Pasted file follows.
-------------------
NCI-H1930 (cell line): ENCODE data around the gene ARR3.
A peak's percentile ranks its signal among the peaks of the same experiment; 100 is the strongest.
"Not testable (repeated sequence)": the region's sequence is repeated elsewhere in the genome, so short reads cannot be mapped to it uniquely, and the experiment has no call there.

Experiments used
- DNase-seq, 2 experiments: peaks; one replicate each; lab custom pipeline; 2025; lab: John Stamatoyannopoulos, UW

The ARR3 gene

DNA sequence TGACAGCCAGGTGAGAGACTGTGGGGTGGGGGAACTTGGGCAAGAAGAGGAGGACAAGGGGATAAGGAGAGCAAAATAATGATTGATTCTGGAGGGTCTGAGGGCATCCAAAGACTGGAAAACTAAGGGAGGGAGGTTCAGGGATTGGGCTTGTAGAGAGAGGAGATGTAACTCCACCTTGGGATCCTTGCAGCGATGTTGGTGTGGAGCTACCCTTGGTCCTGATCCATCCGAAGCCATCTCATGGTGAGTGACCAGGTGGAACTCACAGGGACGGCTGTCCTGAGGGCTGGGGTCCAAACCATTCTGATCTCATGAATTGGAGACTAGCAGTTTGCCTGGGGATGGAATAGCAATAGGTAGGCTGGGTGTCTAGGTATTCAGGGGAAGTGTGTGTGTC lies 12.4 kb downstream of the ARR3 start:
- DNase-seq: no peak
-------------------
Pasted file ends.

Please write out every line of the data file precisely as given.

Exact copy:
NCI-H1930 (cell line): ENCODE data around the gene ARR3.
A peak's percentile ranks its signal among the peaks of the same experiment; 100 is the strongest.
"Not testable (repeated sequence)": the region's sequence is repeated elsewhere in the genome, so short reads cannot be mapped to it uniquely, and the experiment has no call there.

Experiments used
- DNase-seq, 2 experiments: peaks; one replicate each; lab custom pipeline; 2025; lab: John Stamatoyannopoulos, UW

The ARR3 gene

DNA sequence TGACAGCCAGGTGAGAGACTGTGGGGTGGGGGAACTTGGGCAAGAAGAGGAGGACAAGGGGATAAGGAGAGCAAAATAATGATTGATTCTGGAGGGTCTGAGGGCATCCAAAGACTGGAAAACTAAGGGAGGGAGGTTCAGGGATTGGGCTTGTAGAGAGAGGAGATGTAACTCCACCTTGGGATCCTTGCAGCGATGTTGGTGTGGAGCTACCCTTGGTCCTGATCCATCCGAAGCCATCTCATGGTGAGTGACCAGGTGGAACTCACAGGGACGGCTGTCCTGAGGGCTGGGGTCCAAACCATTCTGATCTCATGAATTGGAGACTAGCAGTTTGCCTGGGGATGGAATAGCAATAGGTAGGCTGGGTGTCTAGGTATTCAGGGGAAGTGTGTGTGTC lies 12.4 kb downstream of the ARR3 start:
- DNase-seq: no peak